Victoria smiled. “When the nuclear explosions polluted the atmosphere all around the globe there were two possibilities. The most disastrous scenario would be that the multiple explosions would create an all-encompassing black nuclear cloud.”
Flint nodded excitedly, finally on territory he understood. “Like, completely wrapping the planet in radio-active particles?”
Victoria nodded. “In such a circumstance we might not have survived much longer even inside the mountain because it would have brought about a nuclear winter. Without sunshine—natural light, everything would start dying due to the decreasing temperatures. The cold would eventually have pervaded the mountains too—including ours.”
“Okay,” Bill said, “I think I’m on the same page now, so what was the other scenario?”
“I’m pleased to report that the other scenario is what we seem to have now. We’ve seen that there is a huge pocket of natural light above and beyond our mountain range and this forest. Without exploration on foot it would be difficult to assess but I would suggest that the Scottish Highlands are safe.
Do you have any advice for other writers?
When you’re writing it’s good to recognise topics that you know about, but it’s important to recognise topics that you don’t know about. The learning never ends. With these points in mind I would suggest, do not over-promise and under-deliver.
Do you have anything specific that you want to say to your readers?
During my school years I experienced bullying first hand and it wasn’t until my military service that I learned to deal with it effectively. Bullying may not appear in my work but summary justice is a common theme. I believe this stems from my change in attitude and extreme response to bullying when it occurred to me early in military training.
What do you want written on your headstone and why?
‘Here lies Tom Benson: soldier, retailer, author and artist. He was adored by women, admired by men and envied by all who saw his beautiful house and gardens in the Scottish Highlands so realising the extent of his astounding fortune.’ ☺☺
Other than writing do you have any hobbies?
I’m a self-taught artist, so I draw and paint when not reading or writing. Physical fitness has been important to me since my early days with the military. Due to a knee injury in my forties I had to abandon long-distance running. In recent years I rediscovered my love of cycling and I enjoy going out on my all-terrain bike or my racing bike.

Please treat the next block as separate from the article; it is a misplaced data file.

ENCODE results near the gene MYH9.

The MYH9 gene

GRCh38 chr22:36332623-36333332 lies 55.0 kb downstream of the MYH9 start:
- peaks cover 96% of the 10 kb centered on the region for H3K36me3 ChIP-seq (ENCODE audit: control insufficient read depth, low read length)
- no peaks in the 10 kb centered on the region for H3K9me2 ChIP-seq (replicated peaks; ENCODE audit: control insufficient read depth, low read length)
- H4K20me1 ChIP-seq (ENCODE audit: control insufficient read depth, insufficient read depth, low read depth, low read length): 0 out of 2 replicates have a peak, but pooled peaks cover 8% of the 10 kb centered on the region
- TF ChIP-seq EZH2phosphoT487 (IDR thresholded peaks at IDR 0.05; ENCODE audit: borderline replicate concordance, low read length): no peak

One final question...Do you have a blog/website? If so, what is it?
- Author website: www.tombensonauthor.com
- Writing blog: www.tombensoncreative.com
A Life of Choice
Jim Faulkner feels there must be more to life than a dead-end job and no social life. How far might the teenager go if he joins the British Army? Jim completes training and joins his first working unit in the UK. The entire outfit moves to West Germany. Jim's adventures see him discovering a social lifestyle he'd never envisaged. The teenager learns about his job, alcohol abuse, sex, relationships, and much more. How will Jim cope when under pressure?
A four-month tour in troubled Northern Ireland can teach people a lot about themselves. Jim Faulkner returns to Dortmund but falls back into his old ways. He leaves the unit under a cloud, volunteering to return to Northern Ireland. A variety of opportunities open up socially and at work. Will Jim settle in his new role, or will alcohol become a major part of his life again? Is Jim shaping up as a soldier and tradesman—and a man?
Londonderry continues to be an education in many ways and an opportunity arises for a three-month course in Catterick. However things work out, it’s time to move on after two years. Would Jim survive two years in West Berlin in the 1970’s, famed for all the aspects of life which the young soldier is drawn towards—alcohol, tobacco, violence, and sex?
What’s life for, if not for living?
During his first year in West Berlin Jim Faulkner faced a variety of conflicts. He had a further year to serve in the divided-city, as he returned to the UK on leave—harbouring a secret. On completion of a rollercoaster two years in Berlin, should Jim reconsider his military career? If he accepts the next posting he’ll be back in West Germany with plenty of opportunities, but will he make the right decisions?
Jim Faulkner started his military journey with profound doubts. Would the army life be a failure or become a fulfilling career? A hedonistic lifestyle almost ended things at an early stage. Jim continues to strive to become a part of the military machine. However he continues it began as … A Life of Choice. How would it end?
Five years have passed since a small band of survivors found themselves entombed in a disused railway tunnel. From high up on the mountain, there were sightings of somebody or something down below. Could it be a person or more than one who had survived residual radiation did this signal new threats to the thriving community inside the mountain?
Coming 2020 / 2021
Be sure to check out Tom's other works. Genres he covers:
- Short Stories
Visit his website for details